Annali Italiani di Chirurgia ; 92:317-322, 2021.
Article in English | MEDLINE | ID: covidwho-1326262


INTRODUCTION: Several articles have been published on impact COVID-19 infection about reduction of surgical activity. We have focused on the differences between our surgical activity in an Emergency General Surgery department in "Cardarelli" Hospital in Naples. METHODS: This retrospective study compared the patients treated from March 9, 2020 to April 27, 2020 (Italian lockdown time) and the patients treated in the same period of 2019. We recruited 75 patients in Group A (2020) and 165 patients in Group B (2019). RESULTS: There was a reduction in hospitalizations for non-trauma disease (69 in group A and 122 in group B with p: 0.001), a reduction in transfers from other hospitals (2 patients in group A and 17 in group B with p. 0.04) and a reduction in hospitalizations for trauma disease (6 in group A and 43 in group B with p: 0.001). The severity of the disease in 2020 was greater than in the same period in 2019 and there was a higher rate of high-grade complications CONCLUSION: From data analysis, we conclude that there has been a reduction in hospitalizations and surgical interventions in our emergency surgery department. The patients, however, had a much more severe disease that resulted in a greater number of complications in the peri and post-operative time. KEY WORDS: COVID-19, Lockdown, Emergency Surgery, Severity of disease.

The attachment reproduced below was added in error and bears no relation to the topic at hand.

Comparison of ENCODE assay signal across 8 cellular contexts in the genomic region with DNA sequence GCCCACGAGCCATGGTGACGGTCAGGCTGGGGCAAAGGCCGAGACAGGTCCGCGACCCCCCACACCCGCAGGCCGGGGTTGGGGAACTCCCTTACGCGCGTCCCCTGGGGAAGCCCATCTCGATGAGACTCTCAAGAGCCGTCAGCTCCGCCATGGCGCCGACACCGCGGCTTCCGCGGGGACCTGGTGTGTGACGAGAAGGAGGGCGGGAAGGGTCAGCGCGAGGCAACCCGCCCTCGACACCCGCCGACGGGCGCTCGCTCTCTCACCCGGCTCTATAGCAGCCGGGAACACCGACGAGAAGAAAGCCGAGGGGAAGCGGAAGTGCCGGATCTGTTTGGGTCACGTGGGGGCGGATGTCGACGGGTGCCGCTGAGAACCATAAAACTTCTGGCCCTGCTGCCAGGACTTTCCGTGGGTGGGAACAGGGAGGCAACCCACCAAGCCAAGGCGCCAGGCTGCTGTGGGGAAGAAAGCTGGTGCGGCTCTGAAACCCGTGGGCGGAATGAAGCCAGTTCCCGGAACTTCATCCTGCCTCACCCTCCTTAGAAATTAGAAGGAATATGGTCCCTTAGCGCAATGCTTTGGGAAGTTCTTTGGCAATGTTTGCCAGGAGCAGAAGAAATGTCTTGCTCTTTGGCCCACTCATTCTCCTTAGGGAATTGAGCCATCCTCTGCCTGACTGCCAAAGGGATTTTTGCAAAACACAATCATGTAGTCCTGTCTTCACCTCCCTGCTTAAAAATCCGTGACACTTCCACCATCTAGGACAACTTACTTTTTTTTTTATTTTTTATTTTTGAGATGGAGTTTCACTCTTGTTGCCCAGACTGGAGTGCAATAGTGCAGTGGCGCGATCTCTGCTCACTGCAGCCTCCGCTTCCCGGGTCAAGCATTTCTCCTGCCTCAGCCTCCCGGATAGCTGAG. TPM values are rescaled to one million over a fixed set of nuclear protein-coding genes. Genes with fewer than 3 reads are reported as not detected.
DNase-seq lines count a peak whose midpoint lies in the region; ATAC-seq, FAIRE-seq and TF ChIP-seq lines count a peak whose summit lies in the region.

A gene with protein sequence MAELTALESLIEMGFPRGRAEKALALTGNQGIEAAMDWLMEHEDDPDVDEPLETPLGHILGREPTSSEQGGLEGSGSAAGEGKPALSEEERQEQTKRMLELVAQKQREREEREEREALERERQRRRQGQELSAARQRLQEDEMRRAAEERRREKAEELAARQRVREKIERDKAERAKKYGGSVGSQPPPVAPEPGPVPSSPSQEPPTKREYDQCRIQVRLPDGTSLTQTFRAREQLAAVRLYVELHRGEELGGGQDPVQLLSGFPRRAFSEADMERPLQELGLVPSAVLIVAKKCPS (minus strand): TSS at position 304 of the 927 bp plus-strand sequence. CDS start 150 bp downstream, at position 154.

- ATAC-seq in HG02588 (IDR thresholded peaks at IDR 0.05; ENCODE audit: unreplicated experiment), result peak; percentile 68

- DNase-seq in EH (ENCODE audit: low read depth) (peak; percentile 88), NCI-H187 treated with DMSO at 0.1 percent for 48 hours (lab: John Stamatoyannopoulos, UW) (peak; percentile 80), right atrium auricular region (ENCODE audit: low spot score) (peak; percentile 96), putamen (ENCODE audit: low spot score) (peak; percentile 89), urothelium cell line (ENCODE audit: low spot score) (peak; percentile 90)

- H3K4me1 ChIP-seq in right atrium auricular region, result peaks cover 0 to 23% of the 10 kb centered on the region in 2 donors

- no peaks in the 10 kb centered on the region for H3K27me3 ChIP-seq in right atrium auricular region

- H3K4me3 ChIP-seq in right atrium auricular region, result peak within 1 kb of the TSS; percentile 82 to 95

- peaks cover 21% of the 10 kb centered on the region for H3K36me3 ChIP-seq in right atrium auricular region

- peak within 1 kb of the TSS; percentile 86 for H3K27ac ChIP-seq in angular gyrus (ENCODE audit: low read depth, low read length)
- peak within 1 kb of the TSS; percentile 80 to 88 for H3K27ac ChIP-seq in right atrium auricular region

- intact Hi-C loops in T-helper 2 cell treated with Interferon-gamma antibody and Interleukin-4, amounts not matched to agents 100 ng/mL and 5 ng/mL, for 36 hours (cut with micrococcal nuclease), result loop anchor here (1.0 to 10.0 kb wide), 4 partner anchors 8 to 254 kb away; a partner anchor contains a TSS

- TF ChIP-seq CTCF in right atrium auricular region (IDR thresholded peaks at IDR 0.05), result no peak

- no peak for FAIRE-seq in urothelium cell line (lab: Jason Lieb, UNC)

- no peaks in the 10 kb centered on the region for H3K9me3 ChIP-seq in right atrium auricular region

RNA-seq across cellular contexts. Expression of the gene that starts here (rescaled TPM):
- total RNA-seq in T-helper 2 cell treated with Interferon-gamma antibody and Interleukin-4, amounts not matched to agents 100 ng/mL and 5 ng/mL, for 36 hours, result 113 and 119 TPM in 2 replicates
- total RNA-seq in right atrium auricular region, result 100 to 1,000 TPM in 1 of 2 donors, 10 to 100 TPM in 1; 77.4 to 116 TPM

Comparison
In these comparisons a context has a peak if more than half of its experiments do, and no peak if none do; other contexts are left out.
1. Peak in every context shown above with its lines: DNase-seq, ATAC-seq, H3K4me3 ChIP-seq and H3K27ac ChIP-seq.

J Hosp Infect ; 105(4): 596-600, 2020 Aug.
Article in English | MEDLINE | ID: covidwho-647846


A coronavirus disease 2019 (COVID-19) surveillance study was performed in March-April 2020 among asymptomatic healthcare workers (HCWs) at a specialist infectious diseases hospital in Naples, Italy. All HCWs underwent two rounds of molecular and serological testing for severe acute respiratory syndrome coronavirus-2 (SARS-CoV-2). One hundred and fifteen HCWs were tested; of these, two cases of infection were identified by reverse transcriptase polymerase chain reaction and two HCWs were SARS-CoV-2 immunoglobulin G seropositive. The overall prevalence of current or probable previous infection was 3.4%. The infection rate among HCWs was reasonably low. Most of the infected HCWs had been asymptomatic for the preceding 30 days, which supports the need for periodic screening of HCWs for COVID-19.

Coronavirus Infections/epidemiology , Emergency Medical Services/statistics & numerical data , Health Personnel/statistics & numerical data , Infectious Disease Transmission, Patient-to-Professional/statistics & numerical data , Pneumonia, Viral/epidemiology , Adult , Betacoronavirus , COVID-19 , Cross-Sectional Studies , Female , Humans , Italy/epidemiology , Male , Middle Aged , Pandemics , Population Surveillance , Prevalence , SARS-CoV-2